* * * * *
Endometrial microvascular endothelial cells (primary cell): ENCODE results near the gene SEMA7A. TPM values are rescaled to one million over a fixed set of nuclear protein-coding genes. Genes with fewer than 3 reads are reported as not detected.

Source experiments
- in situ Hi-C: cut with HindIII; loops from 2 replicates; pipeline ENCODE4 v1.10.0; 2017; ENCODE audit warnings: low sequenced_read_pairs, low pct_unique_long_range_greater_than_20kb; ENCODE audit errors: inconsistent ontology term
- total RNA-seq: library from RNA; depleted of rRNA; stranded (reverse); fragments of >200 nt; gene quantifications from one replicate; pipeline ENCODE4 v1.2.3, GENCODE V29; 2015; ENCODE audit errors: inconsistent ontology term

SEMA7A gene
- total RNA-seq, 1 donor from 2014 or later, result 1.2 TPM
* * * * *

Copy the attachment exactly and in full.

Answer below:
Endometrial microvascular endothelial cells (primary cell): ENCODE results near the gene SEMA7A. TPM values are rescaled to one million over a fixed set of nuclear protein-coding genes. Genes with fewer than 3 reads are reported as not detected.

Source experiments
- in situ Hi-C: cut with HindIII; loops from 2 replicates; pipeline ENCODE4 v1.10.0; 2017; ENCODE audit warnings: low sequenced_read_pairs, low pct_unique_long_range_greater_than_20kb; ENCODE audit errors: inconsistent ontology term
- total RNA-seq: library from RNA; depleted of rRNA; stranded (reverse); fragments of >200 nt; gene quantifications from one replicate; pipeline ENCODE4 v1.2.3, GENCODE V29; 2015; ENCODE audit errors: inconsistent ontology term

SEMA7A gene
- total RNA-seq, 1 donor from 2014 or later, result 1.2 TPM